In 2013, Microsoft gave up on Games for Windows Live, their attempt at a unified gaming experience on the PC. It was originally billed as a PC companion to their ultra successful Xbox platform, but never quite got there. The two tried to meet in the middle near the end, with PC game listings showing up on Xbox.com, but it didn't seem to help, and the service was shuttered.
The company shifted their focus to gaming on the Windows Store - both PC and Phone - promoting the single store as the place to publish and get the best games for the Windows Platform. The Windows 8 Xbox companion apps, in the form of SmartGlass and the Windows Phone Xbox app, created an Xbox presence on both platforms, but one that was not terribly exciting. It gave access to profiles and achievements, but it certainly lacked the authenticity of Xbox itself.
With Windows 10, Microsoft is going back to its gaming focus, but doing it in a totally different way. By bringing the Xbox platform directly to Windows, it is a bit of a return to Games for Windows Live, which is both a blessing and a possible curse. Gamers have had a lot of fear that Microsoft could see a massive failure in the same way, leaving many to question the validity of the new platform. However, their transparent approach this time around could help. Phil Spencer said,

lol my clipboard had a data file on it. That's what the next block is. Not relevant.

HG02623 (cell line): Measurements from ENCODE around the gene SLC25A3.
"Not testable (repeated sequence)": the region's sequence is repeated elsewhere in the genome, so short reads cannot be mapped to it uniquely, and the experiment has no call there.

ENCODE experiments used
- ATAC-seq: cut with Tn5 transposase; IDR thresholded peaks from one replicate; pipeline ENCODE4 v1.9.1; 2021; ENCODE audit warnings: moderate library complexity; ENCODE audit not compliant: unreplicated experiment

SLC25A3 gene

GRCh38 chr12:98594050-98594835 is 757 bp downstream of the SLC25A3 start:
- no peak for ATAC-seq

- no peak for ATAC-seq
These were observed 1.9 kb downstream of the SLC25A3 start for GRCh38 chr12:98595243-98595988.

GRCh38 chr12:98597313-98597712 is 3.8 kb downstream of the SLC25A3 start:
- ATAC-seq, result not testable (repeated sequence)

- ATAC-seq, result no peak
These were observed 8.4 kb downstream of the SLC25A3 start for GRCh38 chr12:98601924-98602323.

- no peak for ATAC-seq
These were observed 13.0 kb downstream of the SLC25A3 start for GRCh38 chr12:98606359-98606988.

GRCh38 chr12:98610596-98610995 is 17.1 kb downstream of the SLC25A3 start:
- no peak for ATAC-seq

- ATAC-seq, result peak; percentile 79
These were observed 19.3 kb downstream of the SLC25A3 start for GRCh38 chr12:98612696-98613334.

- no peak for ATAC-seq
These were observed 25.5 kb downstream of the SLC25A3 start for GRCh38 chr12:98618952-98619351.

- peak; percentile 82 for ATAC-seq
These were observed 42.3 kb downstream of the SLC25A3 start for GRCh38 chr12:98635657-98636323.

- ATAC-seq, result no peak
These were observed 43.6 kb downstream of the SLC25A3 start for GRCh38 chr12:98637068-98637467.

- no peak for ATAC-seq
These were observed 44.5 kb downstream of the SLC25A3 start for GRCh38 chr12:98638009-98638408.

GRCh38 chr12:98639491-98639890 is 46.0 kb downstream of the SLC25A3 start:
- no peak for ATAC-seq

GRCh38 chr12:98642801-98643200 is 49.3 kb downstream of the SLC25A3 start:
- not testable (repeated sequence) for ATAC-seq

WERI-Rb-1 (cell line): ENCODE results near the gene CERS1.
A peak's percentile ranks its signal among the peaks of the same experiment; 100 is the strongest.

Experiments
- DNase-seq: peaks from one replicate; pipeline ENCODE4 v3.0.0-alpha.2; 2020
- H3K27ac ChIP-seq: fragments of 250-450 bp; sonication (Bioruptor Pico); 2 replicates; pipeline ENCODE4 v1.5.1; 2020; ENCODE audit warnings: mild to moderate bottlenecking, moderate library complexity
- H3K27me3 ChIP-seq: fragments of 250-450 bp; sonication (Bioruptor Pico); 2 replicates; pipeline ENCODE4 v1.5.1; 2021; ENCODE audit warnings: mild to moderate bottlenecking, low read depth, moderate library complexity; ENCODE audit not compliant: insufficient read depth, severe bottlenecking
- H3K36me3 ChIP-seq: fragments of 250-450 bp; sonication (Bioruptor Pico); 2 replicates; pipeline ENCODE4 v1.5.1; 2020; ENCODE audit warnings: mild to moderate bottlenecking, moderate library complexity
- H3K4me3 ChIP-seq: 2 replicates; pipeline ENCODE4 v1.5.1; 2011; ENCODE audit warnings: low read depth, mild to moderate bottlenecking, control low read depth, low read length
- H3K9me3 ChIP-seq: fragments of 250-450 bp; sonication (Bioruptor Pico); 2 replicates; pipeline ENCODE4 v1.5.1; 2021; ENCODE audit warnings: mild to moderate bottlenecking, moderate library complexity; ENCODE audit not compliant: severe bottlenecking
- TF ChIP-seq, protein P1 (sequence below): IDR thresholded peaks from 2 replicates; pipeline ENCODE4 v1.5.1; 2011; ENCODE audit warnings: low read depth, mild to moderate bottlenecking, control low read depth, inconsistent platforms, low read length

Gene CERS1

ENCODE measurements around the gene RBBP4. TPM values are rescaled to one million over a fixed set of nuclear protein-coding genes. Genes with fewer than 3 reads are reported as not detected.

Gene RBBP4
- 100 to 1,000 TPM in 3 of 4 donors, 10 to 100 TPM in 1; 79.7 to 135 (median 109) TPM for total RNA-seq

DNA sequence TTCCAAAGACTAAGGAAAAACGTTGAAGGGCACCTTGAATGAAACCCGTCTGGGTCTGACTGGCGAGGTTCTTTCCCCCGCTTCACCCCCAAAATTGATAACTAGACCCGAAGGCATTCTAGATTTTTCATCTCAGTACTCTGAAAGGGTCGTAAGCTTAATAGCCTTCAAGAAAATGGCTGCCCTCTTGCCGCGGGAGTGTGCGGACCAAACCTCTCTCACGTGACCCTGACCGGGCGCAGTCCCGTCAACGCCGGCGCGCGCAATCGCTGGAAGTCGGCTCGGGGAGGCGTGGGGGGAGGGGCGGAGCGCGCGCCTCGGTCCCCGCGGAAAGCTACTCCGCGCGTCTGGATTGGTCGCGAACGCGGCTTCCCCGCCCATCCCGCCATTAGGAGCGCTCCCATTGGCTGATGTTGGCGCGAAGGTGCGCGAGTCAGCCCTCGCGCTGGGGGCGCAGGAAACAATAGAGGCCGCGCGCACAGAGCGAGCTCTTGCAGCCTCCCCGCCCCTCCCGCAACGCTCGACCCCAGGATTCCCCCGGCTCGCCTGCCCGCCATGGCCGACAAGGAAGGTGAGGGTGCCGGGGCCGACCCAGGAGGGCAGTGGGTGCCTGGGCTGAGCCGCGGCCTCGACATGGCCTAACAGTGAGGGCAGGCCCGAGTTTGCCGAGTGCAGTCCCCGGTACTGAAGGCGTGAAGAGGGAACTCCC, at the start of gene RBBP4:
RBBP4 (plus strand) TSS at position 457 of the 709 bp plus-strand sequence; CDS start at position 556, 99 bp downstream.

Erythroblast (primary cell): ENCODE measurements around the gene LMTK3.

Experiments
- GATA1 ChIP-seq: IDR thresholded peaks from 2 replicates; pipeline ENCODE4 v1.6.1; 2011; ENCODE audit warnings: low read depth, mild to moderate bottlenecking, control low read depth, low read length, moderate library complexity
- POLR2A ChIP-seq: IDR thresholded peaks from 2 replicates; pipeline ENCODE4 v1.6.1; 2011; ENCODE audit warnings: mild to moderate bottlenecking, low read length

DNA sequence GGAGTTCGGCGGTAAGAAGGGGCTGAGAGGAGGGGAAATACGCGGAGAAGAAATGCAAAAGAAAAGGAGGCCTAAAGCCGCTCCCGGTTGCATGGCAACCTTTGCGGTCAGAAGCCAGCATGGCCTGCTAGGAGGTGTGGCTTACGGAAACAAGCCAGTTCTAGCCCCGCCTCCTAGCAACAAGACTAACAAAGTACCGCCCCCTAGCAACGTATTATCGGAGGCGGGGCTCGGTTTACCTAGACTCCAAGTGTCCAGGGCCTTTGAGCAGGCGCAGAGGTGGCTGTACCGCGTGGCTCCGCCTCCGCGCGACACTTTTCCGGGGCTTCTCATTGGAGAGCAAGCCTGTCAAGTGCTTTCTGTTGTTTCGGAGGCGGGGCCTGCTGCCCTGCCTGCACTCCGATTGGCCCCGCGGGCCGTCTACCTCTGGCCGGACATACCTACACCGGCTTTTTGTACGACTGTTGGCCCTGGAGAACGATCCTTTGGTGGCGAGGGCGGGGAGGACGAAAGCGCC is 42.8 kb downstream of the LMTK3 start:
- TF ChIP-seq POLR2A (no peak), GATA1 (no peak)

We want to make clear that when we talk about Xbox going forward, we're talking about gaming on all Windows 10 devices - PCs, tablets, phones, Xbox One, and HoloLens. And we'll talk about some of the games we have coming to the PC this year.
Our vision is to unify platforms so gamers can play the games they want on any Windows 10 device-PC, Xbox One, or otherwise. That can come in the form of game streaming to a Windows 10 PC from Xbox One or simultaneously shipping games on both platforms. While we want to break down the walls between platforms, we also know that certain games are optimized for certain devices.
While Xbox on Windows will feature a games store, the company does not believe that they will be in direct competition with Steam or Origin by EA. In fact, they seem to think that Xbox will be a good pairing with those distribution channels, even allowing Xbox to record and distribute recorded gameplay from games purchased there and not through Xbox. Spencer said that he believes the only direct competition is with exclusives on other platforms: App Store and Google Play.
Hopefully the fact that Xbox One will be based on the same core as PCs, Windows 10, will prevent this attempt from failing the way that Games for Windows Live did. The fact that there will be direct developer support this time could be all that is needed to accomplish this.